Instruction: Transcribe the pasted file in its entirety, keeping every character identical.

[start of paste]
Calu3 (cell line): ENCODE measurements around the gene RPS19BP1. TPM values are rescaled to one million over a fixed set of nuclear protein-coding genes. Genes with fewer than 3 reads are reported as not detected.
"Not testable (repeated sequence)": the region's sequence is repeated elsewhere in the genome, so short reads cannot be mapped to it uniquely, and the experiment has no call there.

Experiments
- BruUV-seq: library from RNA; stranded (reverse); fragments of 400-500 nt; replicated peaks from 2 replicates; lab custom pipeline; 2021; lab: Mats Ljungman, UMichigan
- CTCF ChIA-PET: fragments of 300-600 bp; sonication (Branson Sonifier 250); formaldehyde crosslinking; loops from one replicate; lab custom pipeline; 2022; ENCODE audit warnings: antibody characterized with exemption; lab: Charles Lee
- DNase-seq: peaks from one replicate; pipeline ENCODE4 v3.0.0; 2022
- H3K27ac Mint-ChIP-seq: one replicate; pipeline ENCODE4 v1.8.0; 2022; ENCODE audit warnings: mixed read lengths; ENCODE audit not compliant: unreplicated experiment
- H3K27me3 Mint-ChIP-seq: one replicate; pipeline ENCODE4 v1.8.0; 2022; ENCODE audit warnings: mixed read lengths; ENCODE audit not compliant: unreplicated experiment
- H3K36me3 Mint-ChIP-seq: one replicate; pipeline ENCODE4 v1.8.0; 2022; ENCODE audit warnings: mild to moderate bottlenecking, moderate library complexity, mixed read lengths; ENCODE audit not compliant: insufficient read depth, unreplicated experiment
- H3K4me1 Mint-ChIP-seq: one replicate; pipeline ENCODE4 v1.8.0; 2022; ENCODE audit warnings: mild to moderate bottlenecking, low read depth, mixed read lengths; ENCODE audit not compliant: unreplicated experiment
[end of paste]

Calu3 (cell line): ENCODE measurements around the gene RPS19BP1. TPM values are rescaled to one million over a fixed set of nuclear protein-coding genes. Genes with fewer than 3 reads are reported as not detected.
"Not testable (repeated sequence)": the region's sequence is repeated elsewhere in the genome, so short reads cannot be mapped to it uniquely, and the experiment has no call there.

Experiments
- BruUV-seq: library from RNA; stranded (reverse); fragments of 400-500 nt; replicated peaks from 2 replicates; lab custom pipeline; 2021; lab: Mats Ljungman, UMichigan
- CTCF ChIA-PET: fragments of 300-600 bp; sonication (Branson Sonifier 250); formaldehyde crosslinking; loops from one replicate; lab custom pipeline; 2022; ENCODE audit warnings: antibody characterized with exemption; lab: Charles Lee
- DNase-seq: peaks from one replicate; pipeline ENCODE4 v3.0.0; 2022
- H3K27ac Mint-ChIP-seq: one replicate; pipeline ENCODE4 v1.8.0; 2022; ENCODE audit warnings: mixed read lengths; ENCODE audit not compliant: unreplicated experiment
- H3K27me3 Mint-ChIP-seq: one replicate; pipeline ENCODE4 v1.8.0; 2022; ENCODE audit warnings: mixed read lengths; ENCODE audit not compliant: unreplicated experiment
- H3K36me3 Mint-ChIP-seq: one replicate; pipeline ENCODE4 v1.8.0; 2022; ENCODE audit warnings: mild to moderate bottlenecking, moderate library complexity, mixed read lengths; ENCODE audit not compliant: insufficient read depth, unreplicated experiment
- H3K4me1 Mint-ChIP-seq: one replicate; pipeline ENCODE4 v1.8.0; 2022; ENCODE audit warnings: mild to moderate bottlenecking, low read depth, mixed read lengths; ENCODE audit not compliant: unreplicated experiment